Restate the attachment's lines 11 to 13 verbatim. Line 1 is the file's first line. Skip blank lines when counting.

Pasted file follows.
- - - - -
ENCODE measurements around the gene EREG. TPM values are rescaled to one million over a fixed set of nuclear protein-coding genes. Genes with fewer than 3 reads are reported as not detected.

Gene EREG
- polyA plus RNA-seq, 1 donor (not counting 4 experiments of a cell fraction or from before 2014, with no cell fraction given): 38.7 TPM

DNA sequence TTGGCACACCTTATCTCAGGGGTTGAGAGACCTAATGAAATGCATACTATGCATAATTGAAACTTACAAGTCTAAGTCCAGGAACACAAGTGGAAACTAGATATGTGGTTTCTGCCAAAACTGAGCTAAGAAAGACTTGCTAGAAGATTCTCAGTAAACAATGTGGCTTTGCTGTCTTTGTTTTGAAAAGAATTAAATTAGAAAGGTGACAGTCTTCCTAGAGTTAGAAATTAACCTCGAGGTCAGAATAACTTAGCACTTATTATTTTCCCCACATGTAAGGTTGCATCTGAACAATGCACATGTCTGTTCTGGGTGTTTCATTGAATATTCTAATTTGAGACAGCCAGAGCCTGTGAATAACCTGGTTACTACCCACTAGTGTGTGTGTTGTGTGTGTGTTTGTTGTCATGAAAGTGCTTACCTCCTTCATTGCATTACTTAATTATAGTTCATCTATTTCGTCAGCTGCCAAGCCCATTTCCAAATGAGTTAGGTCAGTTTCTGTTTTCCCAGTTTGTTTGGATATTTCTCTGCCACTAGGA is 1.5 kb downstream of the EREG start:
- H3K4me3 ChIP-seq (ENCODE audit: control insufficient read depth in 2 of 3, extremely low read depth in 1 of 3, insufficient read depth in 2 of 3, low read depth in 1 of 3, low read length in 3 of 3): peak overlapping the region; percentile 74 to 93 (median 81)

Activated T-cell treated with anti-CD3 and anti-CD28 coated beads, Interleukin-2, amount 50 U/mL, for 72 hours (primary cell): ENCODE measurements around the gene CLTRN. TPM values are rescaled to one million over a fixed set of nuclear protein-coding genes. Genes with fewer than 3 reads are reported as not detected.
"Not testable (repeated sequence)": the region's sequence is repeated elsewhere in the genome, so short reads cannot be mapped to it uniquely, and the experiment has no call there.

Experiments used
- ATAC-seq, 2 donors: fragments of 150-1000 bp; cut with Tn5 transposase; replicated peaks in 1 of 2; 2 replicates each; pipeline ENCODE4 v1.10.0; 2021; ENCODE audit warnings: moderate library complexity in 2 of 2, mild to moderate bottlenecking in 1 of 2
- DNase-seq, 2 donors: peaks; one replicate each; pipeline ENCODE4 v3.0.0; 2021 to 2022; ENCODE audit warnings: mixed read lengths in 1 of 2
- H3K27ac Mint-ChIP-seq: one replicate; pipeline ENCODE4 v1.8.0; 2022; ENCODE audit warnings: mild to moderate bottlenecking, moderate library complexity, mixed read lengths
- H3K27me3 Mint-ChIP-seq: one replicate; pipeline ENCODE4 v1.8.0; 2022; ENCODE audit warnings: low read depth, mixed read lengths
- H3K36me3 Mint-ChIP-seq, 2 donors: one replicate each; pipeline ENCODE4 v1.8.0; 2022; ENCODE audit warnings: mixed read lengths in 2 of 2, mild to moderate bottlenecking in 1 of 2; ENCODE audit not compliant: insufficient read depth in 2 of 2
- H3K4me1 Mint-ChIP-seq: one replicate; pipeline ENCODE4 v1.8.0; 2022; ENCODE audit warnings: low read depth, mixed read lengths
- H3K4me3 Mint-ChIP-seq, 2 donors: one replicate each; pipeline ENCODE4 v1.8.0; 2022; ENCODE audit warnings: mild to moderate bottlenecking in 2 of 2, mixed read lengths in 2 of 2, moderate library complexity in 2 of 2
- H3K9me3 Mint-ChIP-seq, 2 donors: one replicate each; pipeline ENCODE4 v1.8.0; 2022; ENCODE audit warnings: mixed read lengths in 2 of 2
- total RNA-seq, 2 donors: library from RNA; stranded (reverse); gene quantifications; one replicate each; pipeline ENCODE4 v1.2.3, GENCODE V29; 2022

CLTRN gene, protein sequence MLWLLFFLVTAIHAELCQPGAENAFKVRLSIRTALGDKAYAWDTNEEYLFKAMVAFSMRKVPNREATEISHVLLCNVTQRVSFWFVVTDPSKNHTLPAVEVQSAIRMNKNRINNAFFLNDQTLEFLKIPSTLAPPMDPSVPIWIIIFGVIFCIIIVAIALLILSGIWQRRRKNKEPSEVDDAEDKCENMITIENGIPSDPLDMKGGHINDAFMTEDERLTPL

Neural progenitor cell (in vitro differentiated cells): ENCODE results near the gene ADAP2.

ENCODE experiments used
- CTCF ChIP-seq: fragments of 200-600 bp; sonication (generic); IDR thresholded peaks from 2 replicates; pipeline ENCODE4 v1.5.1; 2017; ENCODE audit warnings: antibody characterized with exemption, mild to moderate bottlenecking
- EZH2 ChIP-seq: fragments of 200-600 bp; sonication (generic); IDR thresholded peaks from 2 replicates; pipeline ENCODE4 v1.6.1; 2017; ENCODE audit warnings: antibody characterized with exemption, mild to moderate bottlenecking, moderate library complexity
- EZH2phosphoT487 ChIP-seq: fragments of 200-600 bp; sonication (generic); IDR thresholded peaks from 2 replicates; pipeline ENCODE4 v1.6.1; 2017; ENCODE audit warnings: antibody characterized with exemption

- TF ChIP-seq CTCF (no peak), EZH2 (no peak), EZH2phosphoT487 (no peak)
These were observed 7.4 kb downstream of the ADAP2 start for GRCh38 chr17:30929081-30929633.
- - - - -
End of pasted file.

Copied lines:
- H3K27ac Mint-ChIP-seq: one replicate; pipeline ENCODE4 v1.8.0; 2022; ENCODE audit warnings: mild to moderate bottlenecking, moderate library complexity, mixed read lengths
- H3K27me3 Mint-ChIP-seq: one replicate; pipeline ENCODE4 v1.8.0; 2022; ENCODE audit warnings: low read depth, mixed read lengths
- H3K36me3 Mint-ChIP-seq, 2 donors: one replicate each; pipeline ENCODE4 v1.8.0; 2022; ENCODE audit warnings: mixed read lengths in 2 of 2, mild to moderate bottlenecking in 1 of 2; ENCODE audit not compliant: insufficient read depth in 2 of 2